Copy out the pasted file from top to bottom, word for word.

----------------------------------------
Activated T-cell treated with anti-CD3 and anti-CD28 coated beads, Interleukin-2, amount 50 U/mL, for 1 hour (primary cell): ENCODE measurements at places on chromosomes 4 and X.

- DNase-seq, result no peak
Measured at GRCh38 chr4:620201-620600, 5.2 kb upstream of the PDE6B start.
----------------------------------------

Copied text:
Activated T-cell treated with anti-CD3 and anti-CD28 coated beads, Interleukin-2, amount 50 U/mL, for 1 hour (primary cell): ENCODE measurements at places on chromosomes 4 and X.

- DNase-seq, result no peak
Measured at GRCh38 chr4:620201-620600, 5.2 kb upstream of the PDE6B start.